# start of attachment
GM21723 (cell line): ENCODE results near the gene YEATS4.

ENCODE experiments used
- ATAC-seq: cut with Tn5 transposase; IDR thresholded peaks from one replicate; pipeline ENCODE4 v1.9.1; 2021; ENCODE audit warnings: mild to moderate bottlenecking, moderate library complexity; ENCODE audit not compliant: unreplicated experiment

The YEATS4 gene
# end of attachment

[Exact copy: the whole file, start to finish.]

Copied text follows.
GM21723 (cell line): ENCODE results near the gene YEATS4.

ENCODE experiments used
- ATAC-seq: cut with Tn5 transposase; IDR thresholded peaks from one replicate; pipeline ENCODE4 v1.9.1; 2021; ENCODE audit warnings: mild to moderate bottlenecking, moderate library complexity; ENCODE audit not compliant: unreplicated experiment

The YEATS4 gene